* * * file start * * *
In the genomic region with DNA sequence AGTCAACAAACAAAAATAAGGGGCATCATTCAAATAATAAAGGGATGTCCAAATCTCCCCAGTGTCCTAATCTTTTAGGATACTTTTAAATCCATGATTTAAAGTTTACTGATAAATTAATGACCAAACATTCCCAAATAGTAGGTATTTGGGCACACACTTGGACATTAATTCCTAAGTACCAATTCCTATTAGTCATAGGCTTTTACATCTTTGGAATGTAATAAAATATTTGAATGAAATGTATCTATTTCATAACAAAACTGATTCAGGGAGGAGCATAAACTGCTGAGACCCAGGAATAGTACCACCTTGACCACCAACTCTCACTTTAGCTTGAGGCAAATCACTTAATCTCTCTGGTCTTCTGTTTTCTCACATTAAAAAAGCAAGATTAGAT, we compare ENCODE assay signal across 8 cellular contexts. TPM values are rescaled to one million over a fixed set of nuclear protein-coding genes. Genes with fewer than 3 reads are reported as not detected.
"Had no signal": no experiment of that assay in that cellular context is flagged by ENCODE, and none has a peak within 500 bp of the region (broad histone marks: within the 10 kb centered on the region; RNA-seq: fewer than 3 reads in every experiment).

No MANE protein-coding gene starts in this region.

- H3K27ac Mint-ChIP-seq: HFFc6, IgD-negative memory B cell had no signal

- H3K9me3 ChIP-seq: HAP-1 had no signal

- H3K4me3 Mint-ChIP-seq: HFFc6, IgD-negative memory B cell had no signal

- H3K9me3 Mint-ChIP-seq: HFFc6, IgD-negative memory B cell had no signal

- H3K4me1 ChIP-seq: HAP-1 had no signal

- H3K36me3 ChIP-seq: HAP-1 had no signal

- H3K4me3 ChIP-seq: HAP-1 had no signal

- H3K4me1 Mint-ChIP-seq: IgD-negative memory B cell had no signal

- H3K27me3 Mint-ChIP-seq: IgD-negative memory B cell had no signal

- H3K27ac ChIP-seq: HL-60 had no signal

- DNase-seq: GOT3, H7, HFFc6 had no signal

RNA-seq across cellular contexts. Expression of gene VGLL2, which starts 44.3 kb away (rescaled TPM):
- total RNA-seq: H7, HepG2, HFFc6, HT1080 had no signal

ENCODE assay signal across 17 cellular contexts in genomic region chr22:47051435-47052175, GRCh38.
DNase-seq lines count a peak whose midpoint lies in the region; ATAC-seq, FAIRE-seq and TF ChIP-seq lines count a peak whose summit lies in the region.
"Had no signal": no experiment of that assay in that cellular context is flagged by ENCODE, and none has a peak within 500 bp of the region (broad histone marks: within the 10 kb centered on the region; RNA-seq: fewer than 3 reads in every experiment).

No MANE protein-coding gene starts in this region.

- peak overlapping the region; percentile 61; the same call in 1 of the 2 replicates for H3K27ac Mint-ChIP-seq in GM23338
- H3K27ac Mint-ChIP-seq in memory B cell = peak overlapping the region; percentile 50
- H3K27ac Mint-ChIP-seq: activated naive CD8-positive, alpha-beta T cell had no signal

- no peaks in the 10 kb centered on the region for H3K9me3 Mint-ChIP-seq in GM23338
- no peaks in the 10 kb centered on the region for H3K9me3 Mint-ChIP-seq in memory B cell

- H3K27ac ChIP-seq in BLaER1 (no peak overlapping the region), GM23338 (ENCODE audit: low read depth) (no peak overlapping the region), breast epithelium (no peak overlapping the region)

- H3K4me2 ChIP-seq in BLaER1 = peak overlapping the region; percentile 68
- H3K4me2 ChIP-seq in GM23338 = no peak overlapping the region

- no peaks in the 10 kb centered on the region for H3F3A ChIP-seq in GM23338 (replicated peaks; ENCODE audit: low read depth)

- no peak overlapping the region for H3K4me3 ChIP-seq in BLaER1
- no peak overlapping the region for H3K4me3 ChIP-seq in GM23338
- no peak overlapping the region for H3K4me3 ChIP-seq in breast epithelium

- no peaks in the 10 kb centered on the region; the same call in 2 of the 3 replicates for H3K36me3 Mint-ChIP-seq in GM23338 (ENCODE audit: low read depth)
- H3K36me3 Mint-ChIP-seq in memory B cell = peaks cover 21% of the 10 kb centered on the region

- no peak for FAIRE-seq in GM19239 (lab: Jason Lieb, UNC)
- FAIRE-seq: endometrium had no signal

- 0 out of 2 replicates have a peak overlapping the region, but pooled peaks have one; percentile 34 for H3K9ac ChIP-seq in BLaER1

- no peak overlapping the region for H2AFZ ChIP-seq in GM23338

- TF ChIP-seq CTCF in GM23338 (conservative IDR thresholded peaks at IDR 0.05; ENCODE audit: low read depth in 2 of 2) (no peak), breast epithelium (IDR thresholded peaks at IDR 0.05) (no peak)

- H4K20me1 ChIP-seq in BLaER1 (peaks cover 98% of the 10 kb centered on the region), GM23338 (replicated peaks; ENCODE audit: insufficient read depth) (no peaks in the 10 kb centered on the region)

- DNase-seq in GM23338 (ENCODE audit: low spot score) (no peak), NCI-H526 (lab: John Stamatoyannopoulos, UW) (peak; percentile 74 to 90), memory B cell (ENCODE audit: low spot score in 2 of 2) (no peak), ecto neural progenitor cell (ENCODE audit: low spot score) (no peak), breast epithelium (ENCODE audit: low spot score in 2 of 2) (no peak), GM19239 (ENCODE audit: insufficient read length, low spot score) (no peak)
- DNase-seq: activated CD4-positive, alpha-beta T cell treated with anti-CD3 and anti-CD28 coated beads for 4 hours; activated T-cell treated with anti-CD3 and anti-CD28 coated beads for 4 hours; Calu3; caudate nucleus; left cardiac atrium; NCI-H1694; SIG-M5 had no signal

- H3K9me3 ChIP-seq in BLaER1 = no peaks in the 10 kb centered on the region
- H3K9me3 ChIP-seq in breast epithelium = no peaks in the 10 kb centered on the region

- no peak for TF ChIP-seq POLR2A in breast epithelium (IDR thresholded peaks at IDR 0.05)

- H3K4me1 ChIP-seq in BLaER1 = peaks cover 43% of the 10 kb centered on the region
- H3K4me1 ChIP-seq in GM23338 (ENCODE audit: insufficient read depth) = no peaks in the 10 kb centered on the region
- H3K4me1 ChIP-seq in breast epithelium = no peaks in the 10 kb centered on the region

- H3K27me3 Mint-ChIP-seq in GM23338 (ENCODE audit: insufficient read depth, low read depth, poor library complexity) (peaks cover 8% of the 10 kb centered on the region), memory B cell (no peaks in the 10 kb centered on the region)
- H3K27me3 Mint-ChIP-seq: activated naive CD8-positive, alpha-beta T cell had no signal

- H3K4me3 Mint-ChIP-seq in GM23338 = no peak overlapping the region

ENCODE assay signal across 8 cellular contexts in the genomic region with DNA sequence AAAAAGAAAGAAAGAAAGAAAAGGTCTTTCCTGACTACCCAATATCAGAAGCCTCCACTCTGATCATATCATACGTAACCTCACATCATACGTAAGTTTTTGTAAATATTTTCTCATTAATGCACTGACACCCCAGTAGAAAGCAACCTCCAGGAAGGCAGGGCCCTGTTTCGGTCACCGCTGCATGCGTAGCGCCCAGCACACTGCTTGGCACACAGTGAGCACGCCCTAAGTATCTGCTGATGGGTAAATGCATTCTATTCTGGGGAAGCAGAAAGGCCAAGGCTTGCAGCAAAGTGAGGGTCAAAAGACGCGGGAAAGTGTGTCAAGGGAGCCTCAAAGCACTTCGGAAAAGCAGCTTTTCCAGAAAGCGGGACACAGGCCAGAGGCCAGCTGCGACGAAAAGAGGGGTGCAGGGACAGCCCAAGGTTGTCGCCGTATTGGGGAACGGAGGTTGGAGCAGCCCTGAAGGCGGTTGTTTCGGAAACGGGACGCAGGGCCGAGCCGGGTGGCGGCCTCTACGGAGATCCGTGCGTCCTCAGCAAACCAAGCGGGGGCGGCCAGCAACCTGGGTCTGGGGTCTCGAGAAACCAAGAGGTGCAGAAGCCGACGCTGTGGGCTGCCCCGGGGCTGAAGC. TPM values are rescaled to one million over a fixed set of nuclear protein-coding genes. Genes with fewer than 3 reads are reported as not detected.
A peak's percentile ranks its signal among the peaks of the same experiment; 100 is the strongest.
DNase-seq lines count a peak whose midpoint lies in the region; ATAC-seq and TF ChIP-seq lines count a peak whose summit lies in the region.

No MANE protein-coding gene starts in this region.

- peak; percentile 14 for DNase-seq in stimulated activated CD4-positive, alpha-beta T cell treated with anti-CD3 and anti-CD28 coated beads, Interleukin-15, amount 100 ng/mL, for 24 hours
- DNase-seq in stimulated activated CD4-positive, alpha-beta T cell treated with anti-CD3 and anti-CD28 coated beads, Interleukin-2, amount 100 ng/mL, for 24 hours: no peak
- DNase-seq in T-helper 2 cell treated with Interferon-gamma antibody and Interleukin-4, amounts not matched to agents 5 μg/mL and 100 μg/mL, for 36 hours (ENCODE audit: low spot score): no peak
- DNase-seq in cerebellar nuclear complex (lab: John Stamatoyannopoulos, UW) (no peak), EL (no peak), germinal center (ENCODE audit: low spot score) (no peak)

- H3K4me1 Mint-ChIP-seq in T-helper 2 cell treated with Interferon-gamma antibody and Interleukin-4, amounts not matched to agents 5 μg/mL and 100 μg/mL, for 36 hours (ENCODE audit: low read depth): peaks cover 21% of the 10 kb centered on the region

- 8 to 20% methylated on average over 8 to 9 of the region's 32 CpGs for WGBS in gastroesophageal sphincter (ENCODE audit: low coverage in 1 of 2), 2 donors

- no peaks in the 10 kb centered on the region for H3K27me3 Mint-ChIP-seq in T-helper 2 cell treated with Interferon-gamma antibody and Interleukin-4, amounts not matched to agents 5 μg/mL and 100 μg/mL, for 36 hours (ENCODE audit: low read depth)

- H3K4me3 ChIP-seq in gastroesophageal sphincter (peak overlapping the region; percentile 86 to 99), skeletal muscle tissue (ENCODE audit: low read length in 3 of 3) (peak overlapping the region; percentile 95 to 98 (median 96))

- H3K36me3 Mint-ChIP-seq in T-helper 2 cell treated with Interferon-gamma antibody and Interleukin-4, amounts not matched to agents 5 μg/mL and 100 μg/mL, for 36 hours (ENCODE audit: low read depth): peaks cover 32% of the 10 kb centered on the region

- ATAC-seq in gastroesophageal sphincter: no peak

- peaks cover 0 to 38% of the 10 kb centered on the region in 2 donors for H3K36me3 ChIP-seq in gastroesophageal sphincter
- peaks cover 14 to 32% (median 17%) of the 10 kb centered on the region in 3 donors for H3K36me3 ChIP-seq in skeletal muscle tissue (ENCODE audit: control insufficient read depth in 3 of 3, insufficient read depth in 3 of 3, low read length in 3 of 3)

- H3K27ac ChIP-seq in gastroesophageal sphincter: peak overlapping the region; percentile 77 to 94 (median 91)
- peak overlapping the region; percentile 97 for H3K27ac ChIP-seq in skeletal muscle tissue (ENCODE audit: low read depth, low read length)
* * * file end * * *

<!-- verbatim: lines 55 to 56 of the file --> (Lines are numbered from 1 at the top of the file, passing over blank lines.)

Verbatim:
No MANE protein-coding gene starts in this region.

- peak; percentile 14 for DNase-seq in stimulated activated CD4-positive, alpha-beta T cell treated with anti-CD3 and anti-CD28 coated beads, Interleukin-15, amount 100 ng/mL, for 24 hours